November 19, 2016

Revenge of the Titans

Tags: A Gamedev Plays

This post is from the now defunct website “A GameDev Plays…”, copied here for posterity

Revenge of the Titans is an amuse-bouche for the strategy gamer. However, it is still an entertaining, simple cross-over between the tower defense and RTS game. Althought it could perhaps benefit from a little more polish and guidance for the beginning player.

In Revenge of the Titans the player is the commander of Earth forces as they defend against attacks by the Titans - fast and huge aliens from the eponymous moon of Saturn. The gameplay consists of placing various defensive installations around a small map to fend of the waves of titans that assault the main base. Units consist of the usual items such as production facilities, mines, many types of gun turret, droid factories and more. Each cost money, some of which is provided at the start of the mission, but the rest must be produced by placing refineries near map resources.

Get ready, here they come!

Enemies come in swarms from known positions and head towards your base or other buildings which they may destroy. There is a diverse range of enemies, some small and fast, some huge and heavily armoured. Your defenses must be ready for everything. Defenses can be updated as the mission unfolds and this is absolutely necessary in the games I played. There are also various powerups that appear on the map for a short period of time. Normally these just provide money, but sometimes they allow one-off events like freezing all enemies or repairing all buildings. Unfortunately, these powerups are often overlooked in the mayhem of a scenario (or at least I missed them).

Freeze

Sounds like a standard tower defense game? Not quite. The enemies can move anywhere they like across the map. Attempts to channel them into killing zones normally failed as they happily chomped their way through my apparently flimsy barricades and carried on their destructive path. When playing this game it feels similar to a RTS where the player only ever defends. The view was jumping back and forth (sadly there is no zoom functionality) as I reacted to events by placing ever more installations. Planning quickly went out the window. Good reaction speed and a clear view of battlefield actions can definitely help.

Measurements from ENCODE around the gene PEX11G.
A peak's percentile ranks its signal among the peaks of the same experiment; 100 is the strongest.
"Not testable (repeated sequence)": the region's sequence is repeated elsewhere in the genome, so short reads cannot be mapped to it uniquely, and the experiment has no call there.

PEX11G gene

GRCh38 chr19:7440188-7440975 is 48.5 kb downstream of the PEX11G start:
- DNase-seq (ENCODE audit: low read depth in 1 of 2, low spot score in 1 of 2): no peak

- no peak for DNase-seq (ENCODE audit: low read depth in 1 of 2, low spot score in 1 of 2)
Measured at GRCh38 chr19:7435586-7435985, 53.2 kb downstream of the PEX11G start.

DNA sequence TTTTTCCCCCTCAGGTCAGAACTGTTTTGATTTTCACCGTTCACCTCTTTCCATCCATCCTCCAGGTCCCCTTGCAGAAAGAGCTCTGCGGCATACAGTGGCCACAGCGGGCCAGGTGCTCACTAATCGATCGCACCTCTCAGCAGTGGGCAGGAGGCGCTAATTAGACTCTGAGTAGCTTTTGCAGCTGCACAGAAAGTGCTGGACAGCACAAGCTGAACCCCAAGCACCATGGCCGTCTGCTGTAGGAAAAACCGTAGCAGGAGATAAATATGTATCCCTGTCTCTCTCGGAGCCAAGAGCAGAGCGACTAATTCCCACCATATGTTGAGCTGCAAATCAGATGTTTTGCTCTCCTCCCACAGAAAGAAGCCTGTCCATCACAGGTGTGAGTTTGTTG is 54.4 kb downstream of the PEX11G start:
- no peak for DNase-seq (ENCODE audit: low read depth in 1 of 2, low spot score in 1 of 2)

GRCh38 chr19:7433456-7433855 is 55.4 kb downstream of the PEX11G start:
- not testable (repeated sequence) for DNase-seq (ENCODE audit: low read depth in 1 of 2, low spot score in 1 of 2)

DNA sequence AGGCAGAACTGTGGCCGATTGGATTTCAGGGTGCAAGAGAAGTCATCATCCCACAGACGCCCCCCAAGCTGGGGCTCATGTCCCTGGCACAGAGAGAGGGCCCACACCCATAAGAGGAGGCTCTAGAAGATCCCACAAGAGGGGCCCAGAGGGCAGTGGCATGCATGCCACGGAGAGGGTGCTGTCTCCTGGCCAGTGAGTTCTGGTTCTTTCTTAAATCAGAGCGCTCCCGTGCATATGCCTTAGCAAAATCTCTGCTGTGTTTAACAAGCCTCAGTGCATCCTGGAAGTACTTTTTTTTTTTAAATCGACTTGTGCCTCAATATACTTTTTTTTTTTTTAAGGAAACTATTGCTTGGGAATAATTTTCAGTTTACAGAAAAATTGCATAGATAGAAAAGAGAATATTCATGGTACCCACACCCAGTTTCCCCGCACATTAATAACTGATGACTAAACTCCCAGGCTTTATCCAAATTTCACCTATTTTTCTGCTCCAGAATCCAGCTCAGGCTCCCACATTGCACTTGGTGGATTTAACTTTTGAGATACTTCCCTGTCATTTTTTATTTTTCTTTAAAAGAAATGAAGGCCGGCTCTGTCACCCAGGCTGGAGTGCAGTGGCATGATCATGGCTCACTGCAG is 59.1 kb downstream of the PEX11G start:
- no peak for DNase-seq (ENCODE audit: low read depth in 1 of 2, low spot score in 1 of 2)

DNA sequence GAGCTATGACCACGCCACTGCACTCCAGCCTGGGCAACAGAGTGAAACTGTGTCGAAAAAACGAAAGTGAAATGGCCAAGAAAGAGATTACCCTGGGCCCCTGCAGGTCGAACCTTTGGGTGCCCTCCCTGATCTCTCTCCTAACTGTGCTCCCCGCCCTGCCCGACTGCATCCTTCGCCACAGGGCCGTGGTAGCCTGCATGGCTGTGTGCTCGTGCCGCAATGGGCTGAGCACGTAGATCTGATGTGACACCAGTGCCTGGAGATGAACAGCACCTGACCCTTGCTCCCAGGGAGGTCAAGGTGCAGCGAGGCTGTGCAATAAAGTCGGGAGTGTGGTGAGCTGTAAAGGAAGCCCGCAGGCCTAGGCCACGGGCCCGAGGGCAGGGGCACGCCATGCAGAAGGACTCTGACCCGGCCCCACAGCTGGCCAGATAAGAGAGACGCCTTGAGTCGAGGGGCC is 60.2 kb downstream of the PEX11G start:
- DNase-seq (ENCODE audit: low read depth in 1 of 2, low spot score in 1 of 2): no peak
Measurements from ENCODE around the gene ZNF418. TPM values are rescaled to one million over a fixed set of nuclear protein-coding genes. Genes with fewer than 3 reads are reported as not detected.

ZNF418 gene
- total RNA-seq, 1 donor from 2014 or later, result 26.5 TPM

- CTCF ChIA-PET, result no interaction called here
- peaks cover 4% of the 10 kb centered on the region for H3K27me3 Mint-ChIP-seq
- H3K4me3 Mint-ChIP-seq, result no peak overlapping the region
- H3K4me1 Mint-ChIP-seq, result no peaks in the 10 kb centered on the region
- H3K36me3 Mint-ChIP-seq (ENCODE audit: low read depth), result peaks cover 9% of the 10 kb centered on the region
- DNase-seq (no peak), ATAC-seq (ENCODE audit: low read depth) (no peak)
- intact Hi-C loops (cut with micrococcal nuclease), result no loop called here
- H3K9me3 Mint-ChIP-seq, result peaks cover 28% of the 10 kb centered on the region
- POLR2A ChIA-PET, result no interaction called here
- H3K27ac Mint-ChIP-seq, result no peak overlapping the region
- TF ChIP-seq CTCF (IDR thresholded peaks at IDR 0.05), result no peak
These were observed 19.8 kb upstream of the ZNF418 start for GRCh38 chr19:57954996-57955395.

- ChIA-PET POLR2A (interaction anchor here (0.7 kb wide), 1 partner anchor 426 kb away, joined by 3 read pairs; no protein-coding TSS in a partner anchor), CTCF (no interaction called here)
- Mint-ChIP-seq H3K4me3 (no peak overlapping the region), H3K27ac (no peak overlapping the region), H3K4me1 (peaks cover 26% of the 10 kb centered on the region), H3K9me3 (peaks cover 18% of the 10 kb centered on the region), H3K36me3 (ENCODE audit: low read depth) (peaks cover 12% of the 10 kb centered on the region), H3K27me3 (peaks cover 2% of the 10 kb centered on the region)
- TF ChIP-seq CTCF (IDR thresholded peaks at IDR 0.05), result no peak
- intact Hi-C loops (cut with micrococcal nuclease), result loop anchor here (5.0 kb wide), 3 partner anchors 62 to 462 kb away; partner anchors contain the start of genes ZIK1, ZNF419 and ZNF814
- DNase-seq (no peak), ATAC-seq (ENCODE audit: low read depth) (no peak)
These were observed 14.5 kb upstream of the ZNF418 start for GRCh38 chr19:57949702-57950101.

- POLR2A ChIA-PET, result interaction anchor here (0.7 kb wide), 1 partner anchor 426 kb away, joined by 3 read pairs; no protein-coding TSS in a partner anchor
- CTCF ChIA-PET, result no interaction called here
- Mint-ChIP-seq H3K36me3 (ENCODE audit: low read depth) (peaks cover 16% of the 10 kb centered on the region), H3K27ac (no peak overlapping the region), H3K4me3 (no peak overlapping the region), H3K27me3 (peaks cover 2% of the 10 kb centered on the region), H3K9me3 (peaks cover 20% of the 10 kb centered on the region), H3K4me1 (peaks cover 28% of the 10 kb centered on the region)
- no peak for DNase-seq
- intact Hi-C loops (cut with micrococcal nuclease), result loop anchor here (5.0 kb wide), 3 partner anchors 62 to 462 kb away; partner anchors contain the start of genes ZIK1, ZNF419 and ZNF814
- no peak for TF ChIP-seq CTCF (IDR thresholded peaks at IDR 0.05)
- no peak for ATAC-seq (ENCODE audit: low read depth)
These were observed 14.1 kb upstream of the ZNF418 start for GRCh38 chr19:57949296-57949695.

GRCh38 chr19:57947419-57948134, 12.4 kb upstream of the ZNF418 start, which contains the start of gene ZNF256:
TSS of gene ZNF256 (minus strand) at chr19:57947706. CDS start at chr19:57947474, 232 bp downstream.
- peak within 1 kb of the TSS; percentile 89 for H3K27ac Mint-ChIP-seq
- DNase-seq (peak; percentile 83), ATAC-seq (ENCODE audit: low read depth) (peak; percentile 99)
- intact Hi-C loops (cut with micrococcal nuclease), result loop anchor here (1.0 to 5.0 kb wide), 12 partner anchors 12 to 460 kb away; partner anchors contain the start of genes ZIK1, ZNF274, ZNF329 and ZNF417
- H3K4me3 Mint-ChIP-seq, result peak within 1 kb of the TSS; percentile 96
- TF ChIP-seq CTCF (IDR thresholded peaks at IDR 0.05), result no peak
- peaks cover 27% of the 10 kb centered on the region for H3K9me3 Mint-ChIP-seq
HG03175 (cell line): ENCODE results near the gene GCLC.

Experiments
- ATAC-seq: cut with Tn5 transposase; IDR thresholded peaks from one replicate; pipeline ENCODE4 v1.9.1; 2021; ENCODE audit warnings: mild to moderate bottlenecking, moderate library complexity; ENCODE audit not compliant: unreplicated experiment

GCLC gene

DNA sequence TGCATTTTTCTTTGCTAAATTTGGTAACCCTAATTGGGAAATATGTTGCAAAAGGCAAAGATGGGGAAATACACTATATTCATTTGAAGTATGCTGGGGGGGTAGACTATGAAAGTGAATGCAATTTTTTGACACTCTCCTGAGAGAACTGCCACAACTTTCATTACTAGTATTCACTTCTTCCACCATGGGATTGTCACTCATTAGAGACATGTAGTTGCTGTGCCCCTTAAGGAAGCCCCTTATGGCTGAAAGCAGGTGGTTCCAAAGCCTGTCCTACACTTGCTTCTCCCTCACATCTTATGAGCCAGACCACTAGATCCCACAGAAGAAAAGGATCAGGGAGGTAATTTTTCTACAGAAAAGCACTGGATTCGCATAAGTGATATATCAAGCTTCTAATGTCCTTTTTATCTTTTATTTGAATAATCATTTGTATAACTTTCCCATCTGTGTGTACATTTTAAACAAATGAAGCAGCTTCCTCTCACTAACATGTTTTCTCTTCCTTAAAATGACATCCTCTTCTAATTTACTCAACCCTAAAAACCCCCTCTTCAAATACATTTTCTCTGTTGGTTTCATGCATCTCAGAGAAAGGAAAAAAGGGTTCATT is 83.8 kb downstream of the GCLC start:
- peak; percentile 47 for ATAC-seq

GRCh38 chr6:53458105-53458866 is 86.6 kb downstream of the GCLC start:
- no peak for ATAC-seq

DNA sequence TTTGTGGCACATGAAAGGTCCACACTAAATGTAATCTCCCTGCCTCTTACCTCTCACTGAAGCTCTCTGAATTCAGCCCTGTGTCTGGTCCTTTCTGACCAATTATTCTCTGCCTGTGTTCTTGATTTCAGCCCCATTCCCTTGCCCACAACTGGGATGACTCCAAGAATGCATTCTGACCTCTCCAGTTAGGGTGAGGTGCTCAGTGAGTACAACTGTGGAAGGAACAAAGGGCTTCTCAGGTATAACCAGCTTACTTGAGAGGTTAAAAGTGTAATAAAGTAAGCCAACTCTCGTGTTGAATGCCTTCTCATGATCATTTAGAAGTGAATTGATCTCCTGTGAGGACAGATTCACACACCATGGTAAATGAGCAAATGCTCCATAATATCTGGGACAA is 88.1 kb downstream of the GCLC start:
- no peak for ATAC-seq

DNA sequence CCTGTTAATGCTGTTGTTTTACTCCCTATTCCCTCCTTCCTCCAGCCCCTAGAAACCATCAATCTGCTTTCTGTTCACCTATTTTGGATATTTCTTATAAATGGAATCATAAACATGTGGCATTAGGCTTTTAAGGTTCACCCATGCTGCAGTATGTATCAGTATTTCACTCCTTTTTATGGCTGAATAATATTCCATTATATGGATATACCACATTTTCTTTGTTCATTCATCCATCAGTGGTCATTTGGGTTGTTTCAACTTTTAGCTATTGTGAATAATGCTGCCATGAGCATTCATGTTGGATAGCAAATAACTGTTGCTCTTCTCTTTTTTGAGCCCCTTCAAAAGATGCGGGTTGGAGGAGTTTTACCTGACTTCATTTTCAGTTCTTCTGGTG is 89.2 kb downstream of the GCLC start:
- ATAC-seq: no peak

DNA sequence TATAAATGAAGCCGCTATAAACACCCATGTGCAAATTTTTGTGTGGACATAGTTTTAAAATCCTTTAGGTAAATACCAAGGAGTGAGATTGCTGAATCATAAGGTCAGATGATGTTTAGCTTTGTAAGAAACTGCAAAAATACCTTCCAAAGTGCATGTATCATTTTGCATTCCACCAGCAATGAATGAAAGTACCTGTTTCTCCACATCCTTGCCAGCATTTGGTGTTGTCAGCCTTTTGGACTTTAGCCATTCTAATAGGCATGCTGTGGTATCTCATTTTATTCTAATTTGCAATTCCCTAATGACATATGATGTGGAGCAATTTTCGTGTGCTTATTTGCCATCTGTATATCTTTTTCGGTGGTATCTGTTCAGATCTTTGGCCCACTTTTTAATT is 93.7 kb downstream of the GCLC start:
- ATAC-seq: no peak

I quite like this mix of genres - it is not clearly in either camp, but combines some nice parts of both. Plans were quickly created and then fell apart even more quickly. There is no pause function to let players catch their breath, they just have to deal with the onslaught - luckily games only last 5-10 minutes. A new enemy type is added after every successful mission, and the map changes too. There is a tech tree/matrix for upgrading your installations or allowing new ones.

Tech matrix

The negatives of this game are largely to do with polish. It was released many years ago when players were a little more forgiving towards Indie games and ready to spend the effort to work out the rules by themselves. To enjoy this game you will need some patience. There are no tooltips on the various installations to tell you what they do. The various buttons are also quite small, often I have clicked on the wrong one. Similarly the tech matrix can be intimidating at first, and there is little guidance as what is required. It is easy to go down the wrong path and make your forces ineffective against the enemy on higher levels. Similarly the lack of a zoom is incredibly annoying. Many times I missed a whole battlefront as I wasn’t aware it was happening until warnings about my base flashed up.

This is a good game, but it could have been a great game with a little more guidance (for newer players at least) and work on the gameplay experience. Still it is worth a play to try the interesting mix of genres and to save the world with the aid of a strong coffee!

Revenge of the Titans is available on Steam and other online stores for PC, Mac and Linux at $US9.99. It has been bundled many times.

Doomed, doomed I tell you


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